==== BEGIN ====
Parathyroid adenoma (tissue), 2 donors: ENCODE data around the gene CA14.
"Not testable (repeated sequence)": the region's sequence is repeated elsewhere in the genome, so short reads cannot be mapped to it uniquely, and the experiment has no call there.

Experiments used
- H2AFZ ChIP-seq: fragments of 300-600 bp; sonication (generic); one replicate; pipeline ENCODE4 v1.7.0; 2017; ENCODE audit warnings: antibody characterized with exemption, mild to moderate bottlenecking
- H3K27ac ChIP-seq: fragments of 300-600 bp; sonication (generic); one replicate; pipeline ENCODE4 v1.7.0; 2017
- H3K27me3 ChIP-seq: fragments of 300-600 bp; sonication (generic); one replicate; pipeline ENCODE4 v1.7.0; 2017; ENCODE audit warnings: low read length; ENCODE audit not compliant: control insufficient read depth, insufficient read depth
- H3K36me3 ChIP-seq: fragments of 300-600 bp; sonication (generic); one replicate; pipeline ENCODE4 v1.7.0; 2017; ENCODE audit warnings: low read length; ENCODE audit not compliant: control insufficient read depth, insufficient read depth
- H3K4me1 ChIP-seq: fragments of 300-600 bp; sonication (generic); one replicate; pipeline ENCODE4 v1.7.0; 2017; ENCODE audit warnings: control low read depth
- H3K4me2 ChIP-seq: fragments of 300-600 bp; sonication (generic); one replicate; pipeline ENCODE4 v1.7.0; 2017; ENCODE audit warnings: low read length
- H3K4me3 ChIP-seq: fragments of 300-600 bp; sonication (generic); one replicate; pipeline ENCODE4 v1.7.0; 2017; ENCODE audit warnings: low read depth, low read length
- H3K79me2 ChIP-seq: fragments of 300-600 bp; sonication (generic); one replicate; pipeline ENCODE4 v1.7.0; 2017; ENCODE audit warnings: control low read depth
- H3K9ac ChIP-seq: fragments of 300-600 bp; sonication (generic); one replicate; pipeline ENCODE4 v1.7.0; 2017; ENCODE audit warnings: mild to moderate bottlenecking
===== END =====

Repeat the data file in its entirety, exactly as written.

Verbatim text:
Parathyroid adenoma (tissue), 2 donors: ENCODE data around the gene CA14.
"Not testable (repeated sequence)": the region's sequence is repeated elsewhere in the genome, so short reads cannot be mapped to it uniquely, and the experiment has no call there.

Experiments used
- H2AFZ ChIP-seq: fragments of 300-600 bp; sonication (generic); one replicate; pipeline ENCODE4 v1.7.0; 2017; ENCODE audit warnings: antibody characterized with exemption, mild to moderate bottlenecking
- H3K27ac ChIP-seq: fragments of 300-600 bp; sonication (generic); one replicate; pipeline ENCODE4 v1.7.0; 2017
- H3K27me3 ChIP-seq: fragments of 300-600 bp; sonication (generic); one replicate; pipeline ENCODE4 v1.7.0; 2017; ENCODE audit warnings: low read length; ENCODE audit not compliant: control insufficient read depth, insufficient read depth
- H3K36me3 ChIP-seq: fragments of 300-600 bp; sonication (generic); one replicate; pipeline ENCODE4 v1.7.0; 2017; ENCODE audit warnings: low read length; ENCODE audit not compliant: control insufficient read depth, insufficient read depth
- H3K4me1 ChIP-seq: fragments of 300-600 bp; sonication (generic); one replicate; pipeline ENCODE4 v1.7.0; 2017; ENCODE audit warnings: control low read depth
- H3K4me2 ChIP-seq: fragments of 300-600 bp; sonication (generic); one replicate; pipeline ENCODE4 v1.7.0; 2017; ENCODE audit warnings: low read length
- H3K4me3 ChIP-seq: fragments of 300-600 bp; sonication (generic); one replicate; pipeline ENCODE4 v1.7.0; 2017; ENCODE audit warnings: low read depth, low read length
- H3K79me2 ChIP-seq: fragments of 300-600 bp; sonication (generic); one replicate; pipeline ENCODE4 v1.7.0; 2017; ENCODE audit warnings: control low read depth
- H3K9ac ChIP-seq: fragments of 300-600 bp; sonication (generic); one replicate; pipeline ENCODE4 v1.7.0; 2017; ENCODE audit warnings: mild to moderate bottlenecking